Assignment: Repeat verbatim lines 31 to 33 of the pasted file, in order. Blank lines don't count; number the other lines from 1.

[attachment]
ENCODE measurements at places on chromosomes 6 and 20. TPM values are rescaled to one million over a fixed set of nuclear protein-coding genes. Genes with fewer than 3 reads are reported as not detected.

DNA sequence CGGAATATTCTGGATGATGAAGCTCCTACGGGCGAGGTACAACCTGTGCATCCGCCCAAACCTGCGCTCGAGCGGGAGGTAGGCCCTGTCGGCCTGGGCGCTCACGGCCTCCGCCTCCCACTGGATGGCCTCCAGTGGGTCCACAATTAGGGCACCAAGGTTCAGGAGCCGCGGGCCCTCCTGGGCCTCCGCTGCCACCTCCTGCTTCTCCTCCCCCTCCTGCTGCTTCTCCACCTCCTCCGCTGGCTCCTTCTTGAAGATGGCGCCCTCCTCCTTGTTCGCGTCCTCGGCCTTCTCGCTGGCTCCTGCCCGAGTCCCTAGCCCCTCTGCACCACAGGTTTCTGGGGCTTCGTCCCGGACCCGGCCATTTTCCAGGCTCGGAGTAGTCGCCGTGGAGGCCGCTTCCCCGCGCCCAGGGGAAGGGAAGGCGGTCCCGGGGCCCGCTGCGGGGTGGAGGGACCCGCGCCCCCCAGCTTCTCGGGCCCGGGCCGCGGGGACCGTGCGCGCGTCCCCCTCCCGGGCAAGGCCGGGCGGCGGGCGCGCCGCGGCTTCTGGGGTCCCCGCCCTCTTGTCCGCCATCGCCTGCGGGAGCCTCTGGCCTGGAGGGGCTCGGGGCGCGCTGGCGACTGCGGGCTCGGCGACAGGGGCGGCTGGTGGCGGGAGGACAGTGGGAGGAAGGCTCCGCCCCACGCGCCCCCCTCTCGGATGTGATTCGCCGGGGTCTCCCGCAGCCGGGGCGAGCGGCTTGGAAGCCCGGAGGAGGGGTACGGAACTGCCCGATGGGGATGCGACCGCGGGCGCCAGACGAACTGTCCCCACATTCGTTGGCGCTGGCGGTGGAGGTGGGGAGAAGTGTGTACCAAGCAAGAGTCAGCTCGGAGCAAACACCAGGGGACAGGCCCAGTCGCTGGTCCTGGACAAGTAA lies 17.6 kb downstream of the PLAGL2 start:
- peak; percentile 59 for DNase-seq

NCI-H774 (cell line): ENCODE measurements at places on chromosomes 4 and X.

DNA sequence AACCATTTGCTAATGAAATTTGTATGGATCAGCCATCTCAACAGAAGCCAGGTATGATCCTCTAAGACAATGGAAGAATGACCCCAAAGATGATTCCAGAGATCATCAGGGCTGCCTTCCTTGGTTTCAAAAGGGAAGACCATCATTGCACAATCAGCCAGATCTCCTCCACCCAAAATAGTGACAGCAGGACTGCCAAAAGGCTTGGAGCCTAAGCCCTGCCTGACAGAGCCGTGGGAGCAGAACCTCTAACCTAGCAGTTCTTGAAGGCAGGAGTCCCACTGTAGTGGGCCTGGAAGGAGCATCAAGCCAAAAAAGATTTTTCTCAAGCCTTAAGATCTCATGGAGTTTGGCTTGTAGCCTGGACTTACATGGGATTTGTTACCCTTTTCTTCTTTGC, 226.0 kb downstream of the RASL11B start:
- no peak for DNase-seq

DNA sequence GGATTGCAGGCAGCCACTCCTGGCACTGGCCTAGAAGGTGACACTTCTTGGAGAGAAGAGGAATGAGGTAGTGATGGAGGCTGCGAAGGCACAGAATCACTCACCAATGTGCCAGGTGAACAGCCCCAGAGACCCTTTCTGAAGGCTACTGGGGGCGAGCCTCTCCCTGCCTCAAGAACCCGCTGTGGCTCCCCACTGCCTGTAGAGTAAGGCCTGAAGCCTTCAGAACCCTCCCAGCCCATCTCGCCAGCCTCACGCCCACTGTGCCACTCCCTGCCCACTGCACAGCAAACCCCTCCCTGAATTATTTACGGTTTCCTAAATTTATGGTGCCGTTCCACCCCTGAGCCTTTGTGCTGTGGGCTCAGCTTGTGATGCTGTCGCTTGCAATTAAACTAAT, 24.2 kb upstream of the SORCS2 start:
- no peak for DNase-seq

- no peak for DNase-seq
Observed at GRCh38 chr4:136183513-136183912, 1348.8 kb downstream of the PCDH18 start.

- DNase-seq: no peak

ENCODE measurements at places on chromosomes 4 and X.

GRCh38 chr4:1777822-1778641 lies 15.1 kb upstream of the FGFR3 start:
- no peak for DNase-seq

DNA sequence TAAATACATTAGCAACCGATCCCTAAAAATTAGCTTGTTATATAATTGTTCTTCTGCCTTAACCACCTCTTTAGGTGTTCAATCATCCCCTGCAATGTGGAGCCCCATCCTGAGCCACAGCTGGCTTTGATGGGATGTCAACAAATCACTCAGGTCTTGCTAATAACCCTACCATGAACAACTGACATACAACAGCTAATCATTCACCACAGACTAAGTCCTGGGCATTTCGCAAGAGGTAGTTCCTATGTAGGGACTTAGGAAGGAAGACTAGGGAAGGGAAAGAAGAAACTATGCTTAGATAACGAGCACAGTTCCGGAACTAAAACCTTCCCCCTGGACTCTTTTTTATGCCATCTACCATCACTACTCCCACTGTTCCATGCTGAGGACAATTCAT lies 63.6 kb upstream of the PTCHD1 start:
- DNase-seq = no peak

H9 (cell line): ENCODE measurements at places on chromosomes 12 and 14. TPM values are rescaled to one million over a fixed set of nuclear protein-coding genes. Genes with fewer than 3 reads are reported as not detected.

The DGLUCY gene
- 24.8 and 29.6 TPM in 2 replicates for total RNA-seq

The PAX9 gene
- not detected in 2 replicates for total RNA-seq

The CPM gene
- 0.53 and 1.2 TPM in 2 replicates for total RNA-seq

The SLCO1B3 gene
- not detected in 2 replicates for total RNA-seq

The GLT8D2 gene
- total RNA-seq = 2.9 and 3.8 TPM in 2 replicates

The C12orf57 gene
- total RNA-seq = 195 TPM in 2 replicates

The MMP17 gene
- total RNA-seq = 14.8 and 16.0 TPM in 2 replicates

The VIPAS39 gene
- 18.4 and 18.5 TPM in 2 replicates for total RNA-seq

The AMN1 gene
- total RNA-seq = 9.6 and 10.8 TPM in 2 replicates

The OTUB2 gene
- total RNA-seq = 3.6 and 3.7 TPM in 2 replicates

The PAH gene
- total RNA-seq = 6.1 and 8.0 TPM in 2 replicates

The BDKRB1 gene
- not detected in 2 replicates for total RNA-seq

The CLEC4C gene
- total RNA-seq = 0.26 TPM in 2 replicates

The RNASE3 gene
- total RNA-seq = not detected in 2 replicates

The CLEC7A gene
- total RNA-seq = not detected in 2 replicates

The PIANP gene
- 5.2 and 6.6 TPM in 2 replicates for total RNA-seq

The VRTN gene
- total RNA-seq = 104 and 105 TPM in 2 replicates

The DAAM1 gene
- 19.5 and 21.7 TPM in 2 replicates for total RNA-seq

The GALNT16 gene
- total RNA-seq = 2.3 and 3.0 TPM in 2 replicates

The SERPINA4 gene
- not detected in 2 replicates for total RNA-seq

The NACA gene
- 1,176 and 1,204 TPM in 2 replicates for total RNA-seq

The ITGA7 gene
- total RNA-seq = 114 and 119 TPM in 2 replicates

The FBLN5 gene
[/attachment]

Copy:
- total RNA-seq = 14.8 and 16.0 TPM in 2 replicates

The VIPAS39 gene
- 18.4 and 18.5 TPM in 2 replicates for total RNA-seq